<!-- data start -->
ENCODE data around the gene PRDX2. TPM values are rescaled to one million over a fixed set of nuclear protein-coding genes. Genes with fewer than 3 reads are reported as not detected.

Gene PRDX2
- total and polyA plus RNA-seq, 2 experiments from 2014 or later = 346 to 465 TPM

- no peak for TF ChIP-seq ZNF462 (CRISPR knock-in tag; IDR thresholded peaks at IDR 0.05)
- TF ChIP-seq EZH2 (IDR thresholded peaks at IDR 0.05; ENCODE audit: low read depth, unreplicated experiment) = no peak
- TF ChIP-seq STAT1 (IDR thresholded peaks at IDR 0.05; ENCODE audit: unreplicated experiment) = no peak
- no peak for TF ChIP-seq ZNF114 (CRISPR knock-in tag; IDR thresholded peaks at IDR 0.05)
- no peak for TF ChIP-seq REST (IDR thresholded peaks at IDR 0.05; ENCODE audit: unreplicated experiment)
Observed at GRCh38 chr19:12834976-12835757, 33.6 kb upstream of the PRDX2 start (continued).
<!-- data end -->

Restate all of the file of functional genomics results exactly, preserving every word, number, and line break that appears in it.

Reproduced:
ENCODE data around the gene PRDX2. TPM values are rescaled to one million over a fixed set of nuclear protein-coding genes. Genes with fewer than 3 reads are reported as not detected.

Gene PRDX2
- total and polyA plus RNA-seq, 2 experiments from 2014 or later = 346 to 465 TPM

- no peak for TF ChIP-seq ZNF462 (CRISPR knock-in tag; IDR thresholded peaks at IDR 0.05)
- TF ChIP-seq EZH2 (IDR thresholded peaks at IDR 0.05; ENCODE audit: low read depth, unreplicated experiment) = no peak
- TF ChIP-seq STAT1 (IDR thresholded peaks at IDR 0.05; ENCODE audit: unreplicated experiment) = no peak
- no peak for TF ChIP-seq ZNF114 (CRISPR knock-in tag; IDR thresholded peaks at IDR 0.05)
- no peak for TF ChIP-seq REST (IDR thresholded peaks at IDR 0.05; ENCODE audit: unreplicated experiment)
Observed at GRCh38 chr19:12834976-12835757, 33.6 kb upstream of the PRDX2 start (continued).